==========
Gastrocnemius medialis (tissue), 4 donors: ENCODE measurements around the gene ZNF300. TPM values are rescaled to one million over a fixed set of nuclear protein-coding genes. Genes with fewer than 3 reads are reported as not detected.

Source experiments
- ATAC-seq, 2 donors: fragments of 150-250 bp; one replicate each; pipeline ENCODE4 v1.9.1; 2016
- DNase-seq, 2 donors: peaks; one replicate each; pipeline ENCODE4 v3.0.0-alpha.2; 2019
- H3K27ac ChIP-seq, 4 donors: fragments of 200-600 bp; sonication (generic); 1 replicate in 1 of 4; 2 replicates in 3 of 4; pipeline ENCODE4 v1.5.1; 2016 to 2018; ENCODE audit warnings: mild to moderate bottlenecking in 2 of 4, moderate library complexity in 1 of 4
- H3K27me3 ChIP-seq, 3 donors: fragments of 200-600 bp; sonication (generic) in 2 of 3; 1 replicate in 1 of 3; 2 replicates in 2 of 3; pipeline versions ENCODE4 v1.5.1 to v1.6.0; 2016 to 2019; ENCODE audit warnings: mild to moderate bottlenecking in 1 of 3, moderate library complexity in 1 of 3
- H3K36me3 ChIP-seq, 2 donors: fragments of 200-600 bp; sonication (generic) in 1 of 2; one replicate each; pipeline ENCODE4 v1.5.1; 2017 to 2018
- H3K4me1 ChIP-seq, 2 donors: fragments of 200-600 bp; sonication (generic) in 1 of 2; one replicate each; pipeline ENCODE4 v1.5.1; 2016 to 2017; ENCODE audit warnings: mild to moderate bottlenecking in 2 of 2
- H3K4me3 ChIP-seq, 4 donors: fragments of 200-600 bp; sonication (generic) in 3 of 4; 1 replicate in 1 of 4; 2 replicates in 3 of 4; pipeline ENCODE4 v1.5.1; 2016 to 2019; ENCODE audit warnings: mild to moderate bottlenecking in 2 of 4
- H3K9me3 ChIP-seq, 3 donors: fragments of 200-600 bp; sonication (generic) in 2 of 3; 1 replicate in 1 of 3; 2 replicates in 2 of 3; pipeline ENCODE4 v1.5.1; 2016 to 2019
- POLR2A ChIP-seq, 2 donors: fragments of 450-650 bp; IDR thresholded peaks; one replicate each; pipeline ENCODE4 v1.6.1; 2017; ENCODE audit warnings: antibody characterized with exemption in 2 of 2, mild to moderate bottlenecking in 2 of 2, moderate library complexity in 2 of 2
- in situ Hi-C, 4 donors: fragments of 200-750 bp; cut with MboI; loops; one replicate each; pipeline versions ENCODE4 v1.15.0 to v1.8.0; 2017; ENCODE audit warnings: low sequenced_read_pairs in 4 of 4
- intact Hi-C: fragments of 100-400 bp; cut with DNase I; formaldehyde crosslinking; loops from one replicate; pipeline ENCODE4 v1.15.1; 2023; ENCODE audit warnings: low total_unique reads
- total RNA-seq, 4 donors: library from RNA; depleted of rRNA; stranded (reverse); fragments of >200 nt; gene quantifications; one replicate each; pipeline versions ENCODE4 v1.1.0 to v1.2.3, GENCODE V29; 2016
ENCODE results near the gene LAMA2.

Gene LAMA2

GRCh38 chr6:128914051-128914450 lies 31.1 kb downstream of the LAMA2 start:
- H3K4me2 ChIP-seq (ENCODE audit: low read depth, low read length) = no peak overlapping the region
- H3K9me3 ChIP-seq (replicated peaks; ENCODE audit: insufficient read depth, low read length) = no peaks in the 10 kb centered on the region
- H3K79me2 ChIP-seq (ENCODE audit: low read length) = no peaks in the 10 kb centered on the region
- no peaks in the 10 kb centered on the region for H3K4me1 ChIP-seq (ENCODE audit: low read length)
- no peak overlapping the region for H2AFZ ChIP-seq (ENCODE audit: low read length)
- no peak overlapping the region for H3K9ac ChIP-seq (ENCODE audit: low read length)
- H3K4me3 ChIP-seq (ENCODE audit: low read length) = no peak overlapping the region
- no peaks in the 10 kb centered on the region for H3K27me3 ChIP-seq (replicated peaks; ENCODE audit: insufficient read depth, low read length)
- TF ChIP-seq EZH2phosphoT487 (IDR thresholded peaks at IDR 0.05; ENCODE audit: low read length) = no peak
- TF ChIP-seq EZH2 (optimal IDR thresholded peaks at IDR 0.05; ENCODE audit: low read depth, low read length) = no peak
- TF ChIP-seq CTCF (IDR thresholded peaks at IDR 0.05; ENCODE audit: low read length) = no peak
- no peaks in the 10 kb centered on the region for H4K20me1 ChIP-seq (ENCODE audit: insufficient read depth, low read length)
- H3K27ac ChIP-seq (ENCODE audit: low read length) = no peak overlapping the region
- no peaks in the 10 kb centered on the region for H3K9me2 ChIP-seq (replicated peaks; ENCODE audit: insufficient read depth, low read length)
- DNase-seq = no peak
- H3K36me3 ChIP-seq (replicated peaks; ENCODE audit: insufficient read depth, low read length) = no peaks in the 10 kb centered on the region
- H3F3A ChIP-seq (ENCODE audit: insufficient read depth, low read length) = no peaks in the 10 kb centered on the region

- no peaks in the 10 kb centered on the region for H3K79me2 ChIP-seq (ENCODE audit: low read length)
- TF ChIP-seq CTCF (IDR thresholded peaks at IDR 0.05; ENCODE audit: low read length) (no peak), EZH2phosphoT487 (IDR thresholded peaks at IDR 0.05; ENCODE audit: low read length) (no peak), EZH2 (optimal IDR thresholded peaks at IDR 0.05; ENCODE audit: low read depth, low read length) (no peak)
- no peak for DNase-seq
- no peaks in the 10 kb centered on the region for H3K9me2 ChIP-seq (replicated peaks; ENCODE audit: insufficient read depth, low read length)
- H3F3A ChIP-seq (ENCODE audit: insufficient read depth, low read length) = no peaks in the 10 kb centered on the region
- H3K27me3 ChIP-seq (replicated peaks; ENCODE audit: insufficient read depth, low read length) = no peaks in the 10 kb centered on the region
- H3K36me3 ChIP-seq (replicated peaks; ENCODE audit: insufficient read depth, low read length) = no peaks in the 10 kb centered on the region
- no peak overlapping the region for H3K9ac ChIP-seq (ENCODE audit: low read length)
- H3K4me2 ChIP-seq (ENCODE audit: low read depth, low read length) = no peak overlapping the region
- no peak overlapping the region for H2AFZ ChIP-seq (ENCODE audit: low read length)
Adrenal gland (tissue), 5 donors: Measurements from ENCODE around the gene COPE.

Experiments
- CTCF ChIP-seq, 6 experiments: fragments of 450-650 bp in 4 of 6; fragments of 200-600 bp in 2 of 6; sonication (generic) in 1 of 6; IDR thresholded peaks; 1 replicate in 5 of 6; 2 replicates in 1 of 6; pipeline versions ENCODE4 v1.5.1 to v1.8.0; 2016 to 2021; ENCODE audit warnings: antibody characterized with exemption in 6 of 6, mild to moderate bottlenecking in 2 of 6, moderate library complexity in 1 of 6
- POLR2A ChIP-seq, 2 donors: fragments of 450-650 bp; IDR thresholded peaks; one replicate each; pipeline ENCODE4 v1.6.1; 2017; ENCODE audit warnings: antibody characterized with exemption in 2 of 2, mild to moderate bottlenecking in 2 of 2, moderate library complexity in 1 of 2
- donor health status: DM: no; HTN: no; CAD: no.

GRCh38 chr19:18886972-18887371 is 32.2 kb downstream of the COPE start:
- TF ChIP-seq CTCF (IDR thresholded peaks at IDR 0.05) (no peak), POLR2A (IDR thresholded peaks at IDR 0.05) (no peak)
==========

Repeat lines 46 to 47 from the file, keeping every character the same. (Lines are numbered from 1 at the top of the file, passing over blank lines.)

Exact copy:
Experiments
- CTCF ChIP-seq, 6 experiments: fragments of 450-650 bp in 4 of 6; fragments of 200-600 bp in 2 of 6; sonication (generic) in 1 of 6; IDR thresholded peaks; 1 replicate in 5 of 6; 2 replicates in 1 of 6; pipeline versions ENCODE4 v1.5.1 to v1.8.0; 2016 to 2021; ENCODE audit warnings: antibody characterized with exemption in 6 of 6, mild to moderate bottlenecking in 2 of 6, moderate library complexity in 1 of 6